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MGM Studios' creditors prepare to take control if bids fall short

09-Mar-2010 • Bond News

Metro-Goldwyn-Mayer Inc. is readying a backup plan should bids for the iconic film studio come in too low, said people familiar with the matter, reports the Wall Street Journal.

As talks continue--the March 19 deadline for binding offers looms--creditors are increasingly willing to assume control over the studio, these people said. Under that scenario, MGM would likely pursue a "standalone" plan in which lenders would convert their debt to equity.

The move highlights the brinksmanship now taking place between MGM's creditors and potential buyers of the Century City, Calif., studio.

MGM creditors are owed nearly $4 billion, and have for months tried to drum up interest in the 86-year-old studio, which went on the auction block in November. While MGM originally sought offers in the range of $2 billion or more, bidders are signaling they're willing to pay only around $1.5 billion, and possibly less, citing the sagging cash flow from the studio's film library, people familiar with the situation said.

MGM's bank debt currently trades around 60 cents, valuing the studio at roughly $2.4 billion —a sum at odds with some suitors' assessments. MGM's creditors have "gotten a little bit more brazen about hanging onto this thing if the M&A process doesn't provide the results that they like," said a person familiar with the situation.

If creditors opt for the standalone debt-to-equity conversion plan, the company would then sell stock to another investor, according to people familiar with the backup plan. That investor could come from among MGM's creditors, many of them hedge funds that have bought into the studio's bank debt and are more receptive to taking equity, they said.

Warner Brothers studio parent Time Warner Inc. and Russian-born industrialist Len Blavatnik, who owns Access Industries, are among MGM's leading suitors, said people familiar with the matter.

Other companies looking at MGM's books include Liberty Media Corp.; Lions Gate Entertainment Corp.; and New York hedge-fund Elliott Management, a big investor in Ryan Kavanaugh's Relativity Media.

News Corp. had offered to invest in MGM in exchange for an equity stake, but hasn't heard back from the studio, people familiar with the matter said. News Corp., which owns The Wall Street Journal, doesn't plan to buy MGM, they added.

Summit Entertainment has looked at MGM's books but it remained unclear whether they would bid. Qualia Capital, a media investment firm, has expressed interest in investing in MGM if the studio pursues a standalone restructuring.

MGM is working to get a deal done quickly ahead of payment dates on its debt. People familiar with the situation said that a final decision on MGM's fate is likely by April. A leniency agreement on MGM's debt expires March 31, and the studio faces a $250 million revolving credit facility maturing about a week later.

MGM declined to comment.

The studio discussed a standalone restructuring of the studio's debt with lenders in the fall but turned attention to trying to sell the company, a move creditors preferred given interest expressed by possible buyers.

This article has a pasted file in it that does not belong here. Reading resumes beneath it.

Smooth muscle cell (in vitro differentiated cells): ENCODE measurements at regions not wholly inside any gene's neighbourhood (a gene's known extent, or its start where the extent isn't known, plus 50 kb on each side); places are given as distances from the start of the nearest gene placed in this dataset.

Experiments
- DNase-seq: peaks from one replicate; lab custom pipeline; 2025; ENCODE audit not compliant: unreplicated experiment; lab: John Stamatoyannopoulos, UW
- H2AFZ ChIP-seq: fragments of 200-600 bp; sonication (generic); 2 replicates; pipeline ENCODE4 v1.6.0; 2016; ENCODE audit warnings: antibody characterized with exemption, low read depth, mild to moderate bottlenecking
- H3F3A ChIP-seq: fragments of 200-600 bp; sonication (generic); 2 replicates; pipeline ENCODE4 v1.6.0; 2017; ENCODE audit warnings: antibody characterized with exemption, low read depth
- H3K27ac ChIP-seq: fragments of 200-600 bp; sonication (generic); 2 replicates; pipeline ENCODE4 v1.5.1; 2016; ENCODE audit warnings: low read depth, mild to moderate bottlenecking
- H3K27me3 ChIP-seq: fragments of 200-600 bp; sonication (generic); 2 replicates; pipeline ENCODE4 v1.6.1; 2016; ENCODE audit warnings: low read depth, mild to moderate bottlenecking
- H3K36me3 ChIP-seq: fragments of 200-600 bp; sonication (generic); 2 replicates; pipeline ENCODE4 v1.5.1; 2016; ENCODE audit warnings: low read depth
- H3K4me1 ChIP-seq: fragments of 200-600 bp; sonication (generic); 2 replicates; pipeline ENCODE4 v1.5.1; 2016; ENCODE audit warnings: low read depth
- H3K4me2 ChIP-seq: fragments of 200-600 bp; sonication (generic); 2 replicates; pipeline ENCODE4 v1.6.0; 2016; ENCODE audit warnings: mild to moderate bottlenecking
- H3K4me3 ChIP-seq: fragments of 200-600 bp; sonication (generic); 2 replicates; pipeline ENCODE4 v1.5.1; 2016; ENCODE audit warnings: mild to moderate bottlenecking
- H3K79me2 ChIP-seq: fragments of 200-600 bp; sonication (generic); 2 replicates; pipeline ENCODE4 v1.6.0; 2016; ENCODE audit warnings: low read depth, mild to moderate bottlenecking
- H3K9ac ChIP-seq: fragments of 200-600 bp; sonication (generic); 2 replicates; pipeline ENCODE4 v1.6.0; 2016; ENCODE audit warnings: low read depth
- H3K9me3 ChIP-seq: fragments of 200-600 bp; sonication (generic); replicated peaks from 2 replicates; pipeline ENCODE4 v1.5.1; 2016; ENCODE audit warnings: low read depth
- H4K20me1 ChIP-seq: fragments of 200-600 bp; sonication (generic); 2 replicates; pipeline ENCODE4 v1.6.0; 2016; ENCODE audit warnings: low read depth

While a household icon, with its roaring-lion calling card, MGM is struggling amid a big slowdown in the DVD market and the large amount of debt it took on after a leveraged buyout deal a few years ago. That deal turned the studio over to private-equity firms Providence Equity Partners and TPG Inc., as well as media companies Sony Corp. and Comcast Corp.

A sale or a debt-for-equity swap would almost certainly be done through a streamlined bankruptcy that lines up approval from many creditors in advance, according to people familiar with the matter.

MGM's lending group, led by J.P. Morgan Chase & Co., at one point included more than 100 investors, and any change in control outside of bankruptcy would require unanimous approval. Bankruptcy can force a deal on dissident creditors with a minimum support from other lenders.

MGM's most attractive asset is its extensive film library, which includes the James Bond and Pink Panther franchises among its more than 4,000 titles, many of them classics. The "Bond" franchise is especially attractive to other Hollywood studios, which are increasingly turning to recognizable brands to create blockbusters in a tough economic climate.

But MGM's lack of new films has hurt the library's performance. Studios typically package older films with new releases to pump up prices on licenses for television stations and other platforms. MGM released only one film last year, a remake of the 1980s musical "Fame" that performed poorly at the box office.

The dry pipeline contributed to a pronounced decline for MGM's library, with cash flow expected to drop to, at best, $318 million and more likely about $280 million in the current fiscal year, down from $450 million a year earlier, people familiar with the matter said.

That is prompting some bidders to signal they will pay between $1.4 billion and $1.7 billion for the studio, well below what creditors are owed.

Bids could even fall as low as $1 billion, some of these people said.

The library is "worthless without new product," said a person involved in the process, adding that the library's cash flows are "uninspiring."

MGM does have a new comedy, "Hot Tub Time Machine," coming out later this month and has partnered with New Line Cinema for two separate "Hobbit" movies, potential blockbuster prequels to "The Lord of the Rings" trilogy.

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